Neff State Park: by
- Anyone wanting to tour the state parks of Texas beginning with the first one
has to start at Mother Neff State Park because that is where the Texas state park
system was started.|
It started when former Governor Pat Neff named the
park in honor of his mother, who donated the first six acres for the park in 1915
and died in 1921, the year Neff took office. As head of the state parks board
in the 1930s, Neff donated the rest of the land the park sits on today.
The Civilian Conservation Corps, part of Franklin Roosevelt's New Deal program,
built the park from 1934-38. The park and the adjacent River Road were added to
the National Register of Historic Places in 1990.
For more than 80 years now, the park has survived the vagaries of weather, politics
and state budgets. It's especially popular with couples who want to say "I do"
amid the oak, elm, juniper and cottonwood trees near the banks of the Leon River.
The park is the setting for about 30 weddings a year.
science students have been taking advantage of the park's unique geography for
years. Mother Neff sits at a geographic confluence of four distinct eco-systems:
Leon river bottom, limestone escarpment, and sections of the Cross Timbers and
Grand Prairie regions.
The students' work helped make possible publication
of a Texas Parks and Wildlife pamphlet, the "Mother Neff State Park Tree Guide."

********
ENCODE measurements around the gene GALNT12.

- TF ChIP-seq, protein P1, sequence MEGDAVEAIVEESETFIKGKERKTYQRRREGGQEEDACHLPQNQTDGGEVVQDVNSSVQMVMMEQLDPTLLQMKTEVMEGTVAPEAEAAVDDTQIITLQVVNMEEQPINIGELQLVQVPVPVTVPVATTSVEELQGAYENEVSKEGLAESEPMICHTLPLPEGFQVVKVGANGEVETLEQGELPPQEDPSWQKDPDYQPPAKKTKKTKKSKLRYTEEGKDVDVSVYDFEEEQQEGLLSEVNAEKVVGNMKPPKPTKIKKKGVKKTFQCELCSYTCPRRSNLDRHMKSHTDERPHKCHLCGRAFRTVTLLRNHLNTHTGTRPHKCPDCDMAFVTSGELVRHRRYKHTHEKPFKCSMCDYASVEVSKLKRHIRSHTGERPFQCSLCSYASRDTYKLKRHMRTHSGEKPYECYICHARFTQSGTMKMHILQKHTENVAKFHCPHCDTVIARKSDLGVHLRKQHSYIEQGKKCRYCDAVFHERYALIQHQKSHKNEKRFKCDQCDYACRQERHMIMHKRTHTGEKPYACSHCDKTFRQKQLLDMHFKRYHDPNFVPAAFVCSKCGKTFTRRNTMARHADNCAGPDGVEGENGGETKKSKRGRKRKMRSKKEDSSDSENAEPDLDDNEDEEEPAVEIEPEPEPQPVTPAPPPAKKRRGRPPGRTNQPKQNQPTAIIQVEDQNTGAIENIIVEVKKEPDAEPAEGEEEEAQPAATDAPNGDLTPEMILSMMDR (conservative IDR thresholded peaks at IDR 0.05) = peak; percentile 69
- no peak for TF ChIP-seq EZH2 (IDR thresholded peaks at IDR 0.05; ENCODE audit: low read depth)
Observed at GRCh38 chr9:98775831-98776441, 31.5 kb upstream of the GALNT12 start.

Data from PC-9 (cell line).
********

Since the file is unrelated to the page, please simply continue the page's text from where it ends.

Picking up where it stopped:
The park is also on the flyway for migratory birds and is popular in
late fall and early spring with bird watchers.
Beyond the prairie, like
a cool, blue mirage, sit the foothills of the Texas
are other surprises: a Tonkawa Indian Cave, a stone water tower with a panoramic
view of the surrounding countryside, a water hole known as the Wash Pond because
it is believed that Indians and pioneers used it to wash clothes.|
history of the park is the subject of the book "Guided With A Steady Hand" by
Dan K. Utley and James W. Steely. The authors focus on work done at the park as
a microcosm of the CCC Texas projects in the 1930s.
Rumors in the
early 90s that the park would close because of damage from a flood and state budget
cuts proved to be untrue, but an austerity program has reduced the number of employees
and number of guided tours. A $2 admission fee was instituted in 1991.
Swimming is discouraged at the park because of submerged debris and the unpredictability
of the Leon River currents. Fishing is good for white bass in the spring and catfish
in the summer. The chance to see wildlife in a natural setting is good any time
of the year, especially early in the morning or late in the evening. Deer, raccoons,
possums, skunks and both gray and red foxes make up part of the park's year-round
"Letters from Central
December 8 , 2006 Column